Jared Ward’s got a few items remaining on his marathon bucket list. He’d like to make the podium in a World Marathon Major. He’d like to run 2:08 or faster. He’d like the run the World Champs in Doha this summer. And of course make another Olympic team. And … truth to tell, Jared Ward’s got quite a few items on his list.
But for today, he’s perfectly happy with where he is and how he ran in the 2019 Boston Marathon. Ward, 30 and the father of four, placed 8th overall (second American, behind Scott Fauble, seventh) and lowered his personal best from 2:11:30 to 2:09:25. “My marathon training is going so well, it’s tempting to keep after it while I’m hot,” he said an hour after finishing Monday. “On the other hand, maybe I should take this opportunity to drop back and work on my speed.”
It’s the kind of problem ideally suited to Ward, a statistician and adjunct professor at Brigham Young University. His mathematical bent explains why Ward led several times during today’s marathon. “I was hoping for a sub-2:10, and I knew I wasn’t going to get it when the other guys started running 5:10s,” he explained. “I knew they’d probably pass me soon, but I wanted to hold my pace. Besides, it was so exciting to lead past Wellesley College. I have no regrets.”
Ward finished a strong sixth in the Rio Olympics, then had two sub-par years before bouncing back with a sixth place 2:12:24 at New York City last fall. He says his buildup for Boston felt better than any training block he could remember. “I’ve gotten so smooth at 4:55 marathon pace,” he noted. “That was what motivated me to keep the pace honest at Boston. I didn’t want all the training to be wasted, and not to get a good performance out of it.”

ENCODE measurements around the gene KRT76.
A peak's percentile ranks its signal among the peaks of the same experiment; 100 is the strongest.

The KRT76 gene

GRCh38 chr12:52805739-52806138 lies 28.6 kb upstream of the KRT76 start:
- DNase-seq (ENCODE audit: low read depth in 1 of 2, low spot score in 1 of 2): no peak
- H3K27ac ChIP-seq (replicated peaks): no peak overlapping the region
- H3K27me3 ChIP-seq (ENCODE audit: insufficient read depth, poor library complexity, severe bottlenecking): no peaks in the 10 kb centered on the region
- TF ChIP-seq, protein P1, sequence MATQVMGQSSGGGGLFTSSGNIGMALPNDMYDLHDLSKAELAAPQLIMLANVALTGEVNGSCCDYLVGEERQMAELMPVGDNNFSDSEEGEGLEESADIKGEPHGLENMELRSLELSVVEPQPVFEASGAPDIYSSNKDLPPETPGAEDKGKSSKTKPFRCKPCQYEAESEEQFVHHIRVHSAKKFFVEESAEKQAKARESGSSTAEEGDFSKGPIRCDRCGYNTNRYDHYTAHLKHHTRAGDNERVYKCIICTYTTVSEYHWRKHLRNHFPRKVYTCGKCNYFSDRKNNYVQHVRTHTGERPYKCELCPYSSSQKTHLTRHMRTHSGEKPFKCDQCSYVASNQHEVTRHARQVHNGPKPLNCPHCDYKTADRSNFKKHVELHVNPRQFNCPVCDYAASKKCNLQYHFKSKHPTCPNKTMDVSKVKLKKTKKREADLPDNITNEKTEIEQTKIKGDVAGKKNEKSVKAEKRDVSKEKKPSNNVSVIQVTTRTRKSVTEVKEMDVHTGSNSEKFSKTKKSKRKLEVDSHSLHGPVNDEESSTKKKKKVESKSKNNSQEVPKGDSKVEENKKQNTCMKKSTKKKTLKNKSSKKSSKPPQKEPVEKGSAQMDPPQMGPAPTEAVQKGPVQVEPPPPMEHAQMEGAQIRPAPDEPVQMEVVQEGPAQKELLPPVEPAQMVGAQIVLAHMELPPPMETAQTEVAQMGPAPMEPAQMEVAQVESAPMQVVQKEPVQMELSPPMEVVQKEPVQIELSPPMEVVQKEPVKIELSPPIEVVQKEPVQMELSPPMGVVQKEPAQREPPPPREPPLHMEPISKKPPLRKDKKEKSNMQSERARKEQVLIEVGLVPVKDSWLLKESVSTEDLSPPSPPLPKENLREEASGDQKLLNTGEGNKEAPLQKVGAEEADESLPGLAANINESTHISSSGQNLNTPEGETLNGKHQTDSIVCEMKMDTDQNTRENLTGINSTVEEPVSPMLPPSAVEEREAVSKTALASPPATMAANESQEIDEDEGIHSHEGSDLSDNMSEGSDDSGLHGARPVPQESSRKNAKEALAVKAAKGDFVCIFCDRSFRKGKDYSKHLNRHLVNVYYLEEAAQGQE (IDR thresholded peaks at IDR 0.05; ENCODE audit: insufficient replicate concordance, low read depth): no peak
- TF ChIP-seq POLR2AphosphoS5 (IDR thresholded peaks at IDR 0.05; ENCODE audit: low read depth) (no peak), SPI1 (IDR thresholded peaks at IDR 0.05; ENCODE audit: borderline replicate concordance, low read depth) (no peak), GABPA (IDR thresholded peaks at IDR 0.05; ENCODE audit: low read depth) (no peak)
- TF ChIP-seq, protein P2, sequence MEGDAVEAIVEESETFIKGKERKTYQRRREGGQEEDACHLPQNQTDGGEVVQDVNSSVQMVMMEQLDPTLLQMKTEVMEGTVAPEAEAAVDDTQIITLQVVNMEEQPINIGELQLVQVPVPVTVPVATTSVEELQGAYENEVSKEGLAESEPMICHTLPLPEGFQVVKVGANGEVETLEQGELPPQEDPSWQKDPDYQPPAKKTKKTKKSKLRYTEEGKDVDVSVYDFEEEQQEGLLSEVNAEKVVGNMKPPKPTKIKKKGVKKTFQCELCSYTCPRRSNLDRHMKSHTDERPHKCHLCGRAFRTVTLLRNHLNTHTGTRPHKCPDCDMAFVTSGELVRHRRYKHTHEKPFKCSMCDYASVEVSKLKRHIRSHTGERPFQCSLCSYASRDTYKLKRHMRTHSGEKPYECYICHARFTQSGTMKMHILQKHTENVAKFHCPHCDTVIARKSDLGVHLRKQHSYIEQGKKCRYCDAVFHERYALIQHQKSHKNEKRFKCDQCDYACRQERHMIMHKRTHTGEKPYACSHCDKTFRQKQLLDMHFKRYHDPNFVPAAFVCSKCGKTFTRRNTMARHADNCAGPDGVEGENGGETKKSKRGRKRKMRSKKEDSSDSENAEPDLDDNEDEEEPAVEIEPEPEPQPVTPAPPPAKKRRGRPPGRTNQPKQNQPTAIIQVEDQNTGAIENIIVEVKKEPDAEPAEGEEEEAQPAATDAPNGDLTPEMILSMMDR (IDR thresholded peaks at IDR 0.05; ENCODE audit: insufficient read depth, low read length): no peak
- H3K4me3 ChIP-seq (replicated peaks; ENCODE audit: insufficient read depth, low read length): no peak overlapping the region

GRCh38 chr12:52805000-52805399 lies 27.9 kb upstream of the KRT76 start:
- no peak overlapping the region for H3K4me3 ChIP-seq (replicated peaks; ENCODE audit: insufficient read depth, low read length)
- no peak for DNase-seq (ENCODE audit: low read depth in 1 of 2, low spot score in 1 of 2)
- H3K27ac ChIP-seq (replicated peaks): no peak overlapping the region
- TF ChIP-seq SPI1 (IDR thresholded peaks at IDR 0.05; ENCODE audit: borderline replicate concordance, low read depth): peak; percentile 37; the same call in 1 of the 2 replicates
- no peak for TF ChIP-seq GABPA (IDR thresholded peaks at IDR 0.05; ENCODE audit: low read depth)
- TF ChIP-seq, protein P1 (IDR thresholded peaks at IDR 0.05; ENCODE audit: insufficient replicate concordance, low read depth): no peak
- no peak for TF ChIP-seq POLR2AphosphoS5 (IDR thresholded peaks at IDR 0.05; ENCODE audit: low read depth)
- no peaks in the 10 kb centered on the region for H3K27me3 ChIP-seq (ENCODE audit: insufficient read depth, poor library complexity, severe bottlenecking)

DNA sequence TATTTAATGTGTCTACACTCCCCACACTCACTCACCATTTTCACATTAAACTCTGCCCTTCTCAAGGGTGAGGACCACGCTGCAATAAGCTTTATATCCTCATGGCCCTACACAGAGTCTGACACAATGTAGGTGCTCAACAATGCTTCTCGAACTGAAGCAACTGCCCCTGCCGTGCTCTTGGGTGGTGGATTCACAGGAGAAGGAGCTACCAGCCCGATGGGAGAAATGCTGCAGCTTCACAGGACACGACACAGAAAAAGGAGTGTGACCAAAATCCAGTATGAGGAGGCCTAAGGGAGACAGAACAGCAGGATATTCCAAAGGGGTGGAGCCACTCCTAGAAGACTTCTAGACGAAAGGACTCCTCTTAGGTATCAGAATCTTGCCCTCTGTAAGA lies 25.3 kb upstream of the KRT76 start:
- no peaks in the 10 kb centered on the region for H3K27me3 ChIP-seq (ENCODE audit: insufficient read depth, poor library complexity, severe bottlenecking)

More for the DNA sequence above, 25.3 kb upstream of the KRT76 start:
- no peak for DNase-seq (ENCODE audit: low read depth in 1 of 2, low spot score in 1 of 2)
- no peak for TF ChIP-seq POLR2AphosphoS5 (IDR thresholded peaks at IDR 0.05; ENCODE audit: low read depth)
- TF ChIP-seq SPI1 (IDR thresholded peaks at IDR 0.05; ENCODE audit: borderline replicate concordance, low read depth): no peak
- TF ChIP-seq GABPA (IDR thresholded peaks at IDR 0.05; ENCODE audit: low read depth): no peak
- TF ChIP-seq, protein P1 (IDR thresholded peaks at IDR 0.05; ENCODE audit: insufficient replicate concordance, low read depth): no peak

His coach, former Olympic marathoner Ed Eyestone, made sure Ward did plenty of hill work out in the Wasatch Mountain foothills. “We went into the canyons and did two-mile repeats,” said Eyestone. “We pushed them as hard as we could without risking injury.” Ward has always excelled at downhill running—crucial at Boston and also next February in the 2020 Olympic Marathon Trials in Atlanta.
With his fast time and top-10 placing at Boston, Ward gets an automatic qualifier for the Olympic Games, which has a complicated and difficult new qualifying system. Of course, he still has to run strong in the U.S. Trials. “That was another big goal today—the Olympic standard,” said Eyestone. “It takes a big load off everyone’s shoulders. It gives Jared more options for next fall, though I’d be inclined to think he should skip a fall marathon to focus on the Marathon Trials.”
Ward can see the logic of that. After all, it’s what he did in 2015 when it paid off at the 2016 Trials, where he finished third. On the other hand, there are so many alluring possibilities. “I’d love to run Berlin or Chicago and take a crack at a fast time on a fast course,” he admitted. “Or I could run New York City. I loved New York last year.”
It’s good to have options.